Pause for a moment and think about those family relationships: fathers and mothers, brothers and sisters.
Who are your fathers and mothers?
Who are the men and women who have fed and nourished you spiritually? Who has discipled you and taught you? Who has lovingly corrected you? Who has cared for you as a mother tenderly cares for her child? Who would claim you as their “true child in the faith”? An older friend in the church recently told me of her surprise when one of the men in her community group said that he thought of her as a mother. He was honoring her as a mother, rising up to call her blessed (Prov. 31:28).
Who are your brothers and sisters?
We are all brothers and sisters in this family, with Jesus Christ as our elder brother, but let’s put some names in the family tree. Who are the men and women who, as Allberry says, are there for you to lean on, who have a stake in you? Who leans on you? Who do you have a vested interest in? Who do you call when you need someone by your side? Our siblings are by our side for most of our lives. Who are the people by your side, walking through life with you? Do you call them brother and sister? One friend often jokes that he’s the brother I never wanted, but there’s more truth there than he knows—indeed, he’s the big brother I always wanted and God provided.
Who are your sons and daughters?
The relationships in the family of God that are the most astounding to me as a single woman are those of sons and daughters. In the Garden of Eden, God gave a command to “be fruitful and multiply” (Gen. 1:28). We can trace the fruitfulness of God’s people through the genealogies of the Old Testament, but when we reach the New Testament there’s a new command. Jesus says:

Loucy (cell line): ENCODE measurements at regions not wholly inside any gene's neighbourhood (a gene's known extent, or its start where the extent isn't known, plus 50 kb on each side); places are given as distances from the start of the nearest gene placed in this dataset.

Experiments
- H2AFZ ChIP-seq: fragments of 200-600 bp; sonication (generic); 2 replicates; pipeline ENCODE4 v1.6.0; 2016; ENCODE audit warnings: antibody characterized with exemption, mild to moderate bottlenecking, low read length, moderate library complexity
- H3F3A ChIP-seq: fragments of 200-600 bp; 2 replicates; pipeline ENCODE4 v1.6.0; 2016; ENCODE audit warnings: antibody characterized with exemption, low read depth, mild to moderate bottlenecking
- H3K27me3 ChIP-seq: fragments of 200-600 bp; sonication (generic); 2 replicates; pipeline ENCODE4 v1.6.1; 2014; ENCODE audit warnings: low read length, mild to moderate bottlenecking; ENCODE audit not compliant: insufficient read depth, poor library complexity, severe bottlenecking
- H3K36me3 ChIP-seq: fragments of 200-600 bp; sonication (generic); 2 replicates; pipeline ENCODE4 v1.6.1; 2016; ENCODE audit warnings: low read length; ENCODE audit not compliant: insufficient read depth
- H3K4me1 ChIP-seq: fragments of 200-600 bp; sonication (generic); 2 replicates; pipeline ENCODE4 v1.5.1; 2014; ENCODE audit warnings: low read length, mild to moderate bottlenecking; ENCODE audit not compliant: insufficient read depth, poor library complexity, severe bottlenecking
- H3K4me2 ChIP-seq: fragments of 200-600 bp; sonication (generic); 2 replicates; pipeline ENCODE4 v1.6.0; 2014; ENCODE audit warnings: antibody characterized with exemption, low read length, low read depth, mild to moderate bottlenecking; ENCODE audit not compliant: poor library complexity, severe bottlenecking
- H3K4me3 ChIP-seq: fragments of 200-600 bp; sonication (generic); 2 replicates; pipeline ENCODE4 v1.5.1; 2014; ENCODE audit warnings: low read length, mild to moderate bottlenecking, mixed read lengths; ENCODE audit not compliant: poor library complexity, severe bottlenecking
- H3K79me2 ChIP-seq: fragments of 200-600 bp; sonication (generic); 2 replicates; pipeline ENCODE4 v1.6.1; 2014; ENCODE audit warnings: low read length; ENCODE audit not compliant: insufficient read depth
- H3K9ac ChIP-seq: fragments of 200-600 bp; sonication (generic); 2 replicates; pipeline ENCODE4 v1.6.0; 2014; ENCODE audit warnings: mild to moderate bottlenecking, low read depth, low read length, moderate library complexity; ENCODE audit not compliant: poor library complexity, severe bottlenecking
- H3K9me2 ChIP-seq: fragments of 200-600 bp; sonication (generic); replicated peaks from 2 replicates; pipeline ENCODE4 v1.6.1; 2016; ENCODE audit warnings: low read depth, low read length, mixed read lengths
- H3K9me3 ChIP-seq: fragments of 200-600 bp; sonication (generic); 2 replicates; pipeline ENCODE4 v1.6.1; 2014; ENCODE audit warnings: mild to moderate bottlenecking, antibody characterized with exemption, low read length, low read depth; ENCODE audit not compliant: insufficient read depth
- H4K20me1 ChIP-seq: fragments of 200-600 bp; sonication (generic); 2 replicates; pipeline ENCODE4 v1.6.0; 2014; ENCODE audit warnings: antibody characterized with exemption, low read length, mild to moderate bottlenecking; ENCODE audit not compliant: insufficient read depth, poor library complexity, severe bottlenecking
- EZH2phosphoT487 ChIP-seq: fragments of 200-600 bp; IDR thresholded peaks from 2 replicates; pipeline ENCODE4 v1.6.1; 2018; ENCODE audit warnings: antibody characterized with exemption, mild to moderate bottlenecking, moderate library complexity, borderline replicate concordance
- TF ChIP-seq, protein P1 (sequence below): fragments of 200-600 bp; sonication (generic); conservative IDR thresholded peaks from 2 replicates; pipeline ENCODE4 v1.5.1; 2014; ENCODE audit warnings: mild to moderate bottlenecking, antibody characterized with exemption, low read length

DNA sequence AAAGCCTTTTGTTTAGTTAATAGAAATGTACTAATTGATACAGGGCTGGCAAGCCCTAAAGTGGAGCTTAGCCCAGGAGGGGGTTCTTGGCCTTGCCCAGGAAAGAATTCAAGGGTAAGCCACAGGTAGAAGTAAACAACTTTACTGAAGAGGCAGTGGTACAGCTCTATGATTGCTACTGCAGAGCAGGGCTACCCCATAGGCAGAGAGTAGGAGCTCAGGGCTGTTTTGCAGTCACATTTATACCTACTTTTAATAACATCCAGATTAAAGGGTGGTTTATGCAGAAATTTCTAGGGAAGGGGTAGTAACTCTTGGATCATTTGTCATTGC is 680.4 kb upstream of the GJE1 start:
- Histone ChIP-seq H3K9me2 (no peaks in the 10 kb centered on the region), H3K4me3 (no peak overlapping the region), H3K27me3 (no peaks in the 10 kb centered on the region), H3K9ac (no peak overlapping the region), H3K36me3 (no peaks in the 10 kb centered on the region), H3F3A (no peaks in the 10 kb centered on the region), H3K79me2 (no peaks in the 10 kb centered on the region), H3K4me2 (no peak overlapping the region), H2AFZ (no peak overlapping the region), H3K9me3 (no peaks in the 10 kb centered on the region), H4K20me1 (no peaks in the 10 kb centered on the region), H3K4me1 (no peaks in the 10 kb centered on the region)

“Go therefore and make disciples of all nations, baptizing them in the name of the Father and of the Son and of the Holy Spirit, teaching them to observe all that I have commanded you. And behold, I am with you always, to the end of the age.” (Matt. 28:19-20)
This command is to be fruitful and multiply…spiritually! It’s to make disciples and bear spiritual sons and daughters. It’s a command that’s given to all disciples. Single Christians—far from being excluded from this command—have a vital part to play. Isaiah 54:1 prophesies the joyful fruitfulness of the barren, unmarried woman:
“Sing, O barren one, who did not bear;
break forth into singing and cry aloud,
you who have not been in labor!
For the children of the desolate one will be more
than the children of her who is married,” says the LORD. (Is. 54:1)
Who are your sons and daughters? Who are you feeding and nourishing spiritually? Who are you discipling and teaching? Who are you caring for? Who do you call your “true child in the faith”? Are you longing for the kingdom of God to expand and multiply through you?
I’ve been surprised with a family. Surprised with a place in that family—not on the outskirts, but at its center. I’m a sister, a daughter, and even—in God’s surprising redemptive plan—a mother.